If you're seeing this message, it means we're having trouble loading external resources on our website.

If you're behind a web filter, please make sure that the domains *.kastatic.org and *.kasandbox.org are unblocked.

Main content
Current time:0:00Total duration:7:18

Video transcript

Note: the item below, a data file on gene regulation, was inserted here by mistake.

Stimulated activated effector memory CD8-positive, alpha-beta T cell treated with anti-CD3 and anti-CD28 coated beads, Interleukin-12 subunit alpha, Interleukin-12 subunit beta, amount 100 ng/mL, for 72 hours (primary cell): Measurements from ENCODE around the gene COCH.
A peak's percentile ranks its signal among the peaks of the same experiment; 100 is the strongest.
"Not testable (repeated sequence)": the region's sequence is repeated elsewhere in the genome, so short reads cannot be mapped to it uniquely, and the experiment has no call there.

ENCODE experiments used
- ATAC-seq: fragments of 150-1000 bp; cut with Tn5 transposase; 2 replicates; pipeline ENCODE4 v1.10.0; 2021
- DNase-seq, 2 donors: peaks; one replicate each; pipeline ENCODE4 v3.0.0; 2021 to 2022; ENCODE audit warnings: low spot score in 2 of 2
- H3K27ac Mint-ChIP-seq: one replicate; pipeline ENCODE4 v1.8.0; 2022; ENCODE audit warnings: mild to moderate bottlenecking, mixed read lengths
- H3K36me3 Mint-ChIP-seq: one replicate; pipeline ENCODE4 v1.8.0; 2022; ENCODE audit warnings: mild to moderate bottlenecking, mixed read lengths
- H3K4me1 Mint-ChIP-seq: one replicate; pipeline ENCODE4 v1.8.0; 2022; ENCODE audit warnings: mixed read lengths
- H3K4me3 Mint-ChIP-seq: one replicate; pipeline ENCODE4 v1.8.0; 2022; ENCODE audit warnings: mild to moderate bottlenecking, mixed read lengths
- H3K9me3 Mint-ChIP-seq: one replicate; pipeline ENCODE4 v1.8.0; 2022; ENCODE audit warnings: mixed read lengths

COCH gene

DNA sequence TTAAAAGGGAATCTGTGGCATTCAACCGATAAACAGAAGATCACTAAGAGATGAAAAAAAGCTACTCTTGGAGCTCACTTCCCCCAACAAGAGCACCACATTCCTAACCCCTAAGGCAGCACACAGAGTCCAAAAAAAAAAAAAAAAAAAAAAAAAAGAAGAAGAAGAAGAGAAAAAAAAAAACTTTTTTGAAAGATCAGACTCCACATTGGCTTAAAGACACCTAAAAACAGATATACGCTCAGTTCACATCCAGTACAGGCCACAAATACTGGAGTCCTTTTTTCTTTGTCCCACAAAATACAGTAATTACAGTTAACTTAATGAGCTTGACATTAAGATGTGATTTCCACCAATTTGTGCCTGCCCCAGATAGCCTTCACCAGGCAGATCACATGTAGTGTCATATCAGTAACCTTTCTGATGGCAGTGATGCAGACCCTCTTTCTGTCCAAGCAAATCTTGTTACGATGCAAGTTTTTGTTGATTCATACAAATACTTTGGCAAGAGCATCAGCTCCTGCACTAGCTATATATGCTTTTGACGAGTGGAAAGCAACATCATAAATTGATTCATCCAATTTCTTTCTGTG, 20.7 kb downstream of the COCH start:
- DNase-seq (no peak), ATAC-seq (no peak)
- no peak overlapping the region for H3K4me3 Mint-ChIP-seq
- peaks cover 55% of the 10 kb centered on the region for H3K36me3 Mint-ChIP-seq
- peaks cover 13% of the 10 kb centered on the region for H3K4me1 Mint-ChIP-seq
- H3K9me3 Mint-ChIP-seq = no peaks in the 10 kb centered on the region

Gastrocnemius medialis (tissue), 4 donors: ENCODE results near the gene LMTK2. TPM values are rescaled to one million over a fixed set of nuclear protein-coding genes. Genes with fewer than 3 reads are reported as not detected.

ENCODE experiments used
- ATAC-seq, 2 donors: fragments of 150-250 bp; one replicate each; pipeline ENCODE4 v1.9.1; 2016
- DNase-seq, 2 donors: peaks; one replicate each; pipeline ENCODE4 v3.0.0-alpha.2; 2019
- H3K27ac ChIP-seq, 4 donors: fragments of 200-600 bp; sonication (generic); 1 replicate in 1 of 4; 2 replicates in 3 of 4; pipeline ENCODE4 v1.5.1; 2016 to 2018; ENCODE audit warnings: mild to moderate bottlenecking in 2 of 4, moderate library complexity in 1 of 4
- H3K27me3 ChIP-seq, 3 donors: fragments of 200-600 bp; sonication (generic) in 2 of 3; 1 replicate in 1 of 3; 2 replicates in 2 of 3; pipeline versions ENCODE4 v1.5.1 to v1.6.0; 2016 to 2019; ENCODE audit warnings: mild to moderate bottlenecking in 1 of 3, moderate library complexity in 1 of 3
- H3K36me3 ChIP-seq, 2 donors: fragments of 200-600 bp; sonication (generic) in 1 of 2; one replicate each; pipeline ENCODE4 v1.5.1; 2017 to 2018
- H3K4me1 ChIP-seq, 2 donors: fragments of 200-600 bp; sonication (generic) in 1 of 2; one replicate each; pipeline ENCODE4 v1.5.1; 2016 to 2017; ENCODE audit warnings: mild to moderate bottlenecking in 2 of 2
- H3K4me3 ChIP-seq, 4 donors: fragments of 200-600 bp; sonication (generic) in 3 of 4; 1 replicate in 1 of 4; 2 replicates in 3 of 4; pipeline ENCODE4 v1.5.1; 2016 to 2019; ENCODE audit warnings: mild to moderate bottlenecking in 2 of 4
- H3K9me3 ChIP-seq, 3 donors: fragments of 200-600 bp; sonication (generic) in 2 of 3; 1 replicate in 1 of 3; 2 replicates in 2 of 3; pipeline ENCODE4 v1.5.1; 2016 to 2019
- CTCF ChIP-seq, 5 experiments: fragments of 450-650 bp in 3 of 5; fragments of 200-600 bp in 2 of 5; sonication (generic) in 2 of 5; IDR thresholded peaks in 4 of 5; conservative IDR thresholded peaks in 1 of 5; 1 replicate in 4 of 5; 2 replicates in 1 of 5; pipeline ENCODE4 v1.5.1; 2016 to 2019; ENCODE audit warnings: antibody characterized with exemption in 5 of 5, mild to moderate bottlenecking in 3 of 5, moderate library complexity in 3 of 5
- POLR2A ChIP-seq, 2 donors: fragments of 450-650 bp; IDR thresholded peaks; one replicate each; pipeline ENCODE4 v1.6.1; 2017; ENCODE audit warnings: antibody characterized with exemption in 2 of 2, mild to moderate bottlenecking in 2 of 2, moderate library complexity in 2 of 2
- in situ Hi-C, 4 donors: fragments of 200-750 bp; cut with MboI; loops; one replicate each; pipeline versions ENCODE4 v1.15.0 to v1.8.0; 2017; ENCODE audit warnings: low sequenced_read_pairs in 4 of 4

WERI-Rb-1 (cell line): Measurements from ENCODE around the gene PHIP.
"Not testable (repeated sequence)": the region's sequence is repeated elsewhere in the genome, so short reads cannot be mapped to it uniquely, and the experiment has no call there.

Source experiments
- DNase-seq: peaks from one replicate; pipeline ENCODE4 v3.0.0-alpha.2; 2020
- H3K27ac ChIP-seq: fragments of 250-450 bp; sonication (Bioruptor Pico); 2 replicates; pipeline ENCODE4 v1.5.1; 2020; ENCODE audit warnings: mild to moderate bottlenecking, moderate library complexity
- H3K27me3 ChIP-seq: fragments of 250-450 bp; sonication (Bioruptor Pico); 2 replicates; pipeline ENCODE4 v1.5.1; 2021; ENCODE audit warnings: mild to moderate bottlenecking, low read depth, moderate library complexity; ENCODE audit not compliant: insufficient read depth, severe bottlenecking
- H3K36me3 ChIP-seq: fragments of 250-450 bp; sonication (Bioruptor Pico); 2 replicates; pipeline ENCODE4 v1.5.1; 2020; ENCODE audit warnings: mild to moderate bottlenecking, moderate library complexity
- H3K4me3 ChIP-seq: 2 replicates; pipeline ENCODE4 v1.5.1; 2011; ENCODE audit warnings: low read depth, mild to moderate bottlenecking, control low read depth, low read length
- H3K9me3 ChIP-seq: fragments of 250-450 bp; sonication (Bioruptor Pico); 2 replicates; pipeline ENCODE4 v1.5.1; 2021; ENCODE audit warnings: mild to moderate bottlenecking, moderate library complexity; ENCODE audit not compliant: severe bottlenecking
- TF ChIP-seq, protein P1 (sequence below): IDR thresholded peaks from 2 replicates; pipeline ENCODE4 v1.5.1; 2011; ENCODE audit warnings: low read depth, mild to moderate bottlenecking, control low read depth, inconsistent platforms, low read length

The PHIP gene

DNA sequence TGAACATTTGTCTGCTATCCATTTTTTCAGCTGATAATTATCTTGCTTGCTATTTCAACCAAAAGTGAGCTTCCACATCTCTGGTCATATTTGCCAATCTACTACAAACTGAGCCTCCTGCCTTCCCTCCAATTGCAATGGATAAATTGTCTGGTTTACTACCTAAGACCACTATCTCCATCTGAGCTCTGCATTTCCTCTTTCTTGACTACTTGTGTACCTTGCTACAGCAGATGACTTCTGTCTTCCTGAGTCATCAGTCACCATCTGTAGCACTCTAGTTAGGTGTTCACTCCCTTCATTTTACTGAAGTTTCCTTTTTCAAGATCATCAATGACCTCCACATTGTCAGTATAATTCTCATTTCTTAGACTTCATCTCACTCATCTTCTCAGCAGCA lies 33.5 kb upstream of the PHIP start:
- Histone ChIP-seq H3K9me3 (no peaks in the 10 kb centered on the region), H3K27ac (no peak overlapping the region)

I don't want to beat a dead horse by showing you all of the different ways to find a determinant but it might be useful to beat this dead horse because you'll see it done in different ways in different contexts and I thought I would at least show you that what we've been covering so far is very consistent with a way of determining or finding determinants that you might have been exposed to in your algebra 2 class it's called the rule of Sarrus and essentially well let me just prove it for you so let's say we want to find the determinant so we want to find this determinant so our matrix is a b c d e f g h i we know how to do this this is equal to let's just go down that first row a time's the determinant of EF h i.e f h i minus B minus B times the determinant of D G Fi d g f I plus C times the determinant of deg h d e g h and what are these equal to this is going to be equal to a so let me write this two this is going to be equal to a times e AI e i- f h minus f h and this is going to be minus b times di di - FG - FG and this is going to be plus c times d h d h - e g - e g and if we multiply this out we get this as being equal to AE i - a f h- b di + right - times a minus so plus b f g + c d h - c e g now let me group the positive and the negative term so i have this term is positive this term is positive and that term is positive so we have this being equal to AE i + b FG + c d h those are our positive terms and that our negative terms are here we have that term that term and that term so we have minus a f h- b di minus c EG so this is a formula for the determinant of this matrix right here let's see what it actually looks like so let me rewrite it let me rewrite our matrix so if we do it in green so we have a b c d e f g h i and we wanted to find its determinant so let me show you something interesting here AEI is what AEI is a product of this guy this guy in that guy so you're essentially going along that diagonal right there now what is b FG b FG you're going this guy this guy and then you're going all the way down to this guy so it's like if you imagine that when you come out of this side you come out of this side and there's some video games where you know one end you end up showing up on the other end like that it would also be a diagonal or even a better way to visualize it let me draw let me redraw these two columns I'm kind of augment this determinant it's not a official terminology but I think you'll get what I'm trying to do so if I write these first two columns again a d g and b e:h this guy right here b FG it's this one right here it's this diagonal right there and then you might guess what's about to happen where is C D H it's this diagonal it's that diagonal right there so you take this product add it to this product add to this product and then you subtract these guys now what are these guys where is the a FH a FH it's that one right there so you subtract out a FH and then you subtract out B di be di is that one right there and then you have ceg which is ceg is this one right there so the rule of Sarrus sounds like something Lord of the Rings the rule of Sarrus the rule of Sarrus is essentially the it's a quick way or a mem or a way of memorizing this little technique where you write the two columns again and you say okay this product Plus this product for this product - this product - this product - that product let's actually do it with a three by three matrix to make it clear that the rule of Sarrus can be useful it can be useful so let's say we have the matrix we want the determinant of the matrix 1 2 1 2 4 2 minus 1 2 minus 1 3 and then we have 4 0 minus 1 we want to find that determinant so by the rule of Sarrus we can rewrite these first two columns so 1 2 2 minus 1 4 0 we will rewrote those first two columns and to figure out this determinant we take so we take this guy so what is this going to be 1 times minus 1 times minus 1 that is just a 1 right the minus is canceled out Plus this guy Plus this product right here I should draw it a little bit neater so what is this 2 times 3 times 4 2 times 3 is 6 6 times 4 is 24 plus 24 and then we take this guy right here 4 times 2 times 0 anything times 0 is 0 so it's going to be plus 0 and then we subtract out these guys so you have 4 times 4 times minus 1 that's minus 16 it's minus 16 but we're going to be going to this is on the minus side of things so it's the 4 times minus 1 times 4 is minus 16 but since we're going to do a a minus sign it's going to be plus 16 so it's 16 then you have a 0 times 3 times 1 that of course is going to be a 0 would be a minus 0 but we can ignore it so we could say plus 0 or minus 0 same thing and then you have a minus 1 minus you have a minus 1 times 2 times 2 so that's 4 times minus 1 which is minus 4 when you go in this direction from the top right to the bottom left you are subtracting so this would be a minus four but since we're subtracting this becomes a plus four so the value of our determinant is equal to by the rule of Sarrus so these guys we're going to be sixteen plus four is a 20 plus plus 21 plus 20 25 which is equal to 45 so that actually is I guys you know I'd have to say a faster way of computing this 3x3 derivative and I just want to show you it's completely equivalent to the definition that I introduced you to a couple of videos ago